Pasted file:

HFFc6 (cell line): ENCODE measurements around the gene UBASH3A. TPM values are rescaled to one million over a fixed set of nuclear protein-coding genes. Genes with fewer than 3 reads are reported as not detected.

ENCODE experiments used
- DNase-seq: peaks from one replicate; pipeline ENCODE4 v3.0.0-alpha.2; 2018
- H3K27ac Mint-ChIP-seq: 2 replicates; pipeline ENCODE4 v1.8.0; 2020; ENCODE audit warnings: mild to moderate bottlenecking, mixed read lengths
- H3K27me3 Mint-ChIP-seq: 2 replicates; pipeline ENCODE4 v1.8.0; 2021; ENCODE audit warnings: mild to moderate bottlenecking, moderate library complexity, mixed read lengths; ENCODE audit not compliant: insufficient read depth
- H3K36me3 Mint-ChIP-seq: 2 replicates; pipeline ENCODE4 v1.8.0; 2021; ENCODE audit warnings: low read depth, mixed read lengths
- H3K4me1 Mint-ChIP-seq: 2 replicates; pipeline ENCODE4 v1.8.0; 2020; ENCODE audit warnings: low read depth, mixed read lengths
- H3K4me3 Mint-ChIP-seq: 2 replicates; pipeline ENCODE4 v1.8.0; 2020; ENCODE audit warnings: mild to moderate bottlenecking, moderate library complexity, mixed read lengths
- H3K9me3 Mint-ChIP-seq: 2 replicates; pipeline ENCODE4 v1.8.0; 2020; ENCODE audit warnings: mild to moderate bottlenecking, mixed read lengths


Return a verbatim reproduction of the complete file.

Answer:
HFFc6 (cell line): ENCODE measurements around the gene UBASH3A. TPM values are rescaled to one million over a fixed set of nuclear protein-coding genes. Genes with fewer than 3 reads are reported as not detected.

ENCODE experiments used
- DNase-seq: peaks from one replicate; pipeline ENCODE4 v3.0.0-alpha.2; 2018
- H3K27ac Mint-ChIP-seq: 2 replicates; pipeline ENCODE4 v1.8.0; 2020; ENCODE audit warnings: mild to moderate bottlenecking, mixed read lengths
- H3K27me3 Mint-ChIP-seq: 2 replicates; pipeline ENCODE4 v1.8.0; 2021; ENCODE audit warnings: mild to moderate bottlenecking, moderate library complexity, mixed read lengths; ENCODE audit not compliant: insufficient read depth
- H3K36me3 Mint-ChIP-seq: 2 replicates; pipeline ENCODE4 v1.8.0; 2021; ENCODE audit warnings: low read depth, mixed read lengths
- H3K4me1 Mint-ChIP-seq: 2 replicates; pipeline ENCODE4 v1.8.0; 2020; ENCODE audit warnings: low read depth, mixed read lengths
- H3K4me3 Mint-ChIP-seq: 2 replicates; pipeline ENCODE4 v1.8.0; 2020; ENCODE audit warnings: mild to moderate bottlenecking, moderate library complexity, mixed read lengths
- H3K9me3 Mint-ChIP-seq: 2 replicates; pipeline ENCODE4 v1.8.0; 2020; ENCODE audit warnings: mild to moderate bottlenecking, mixed read lengths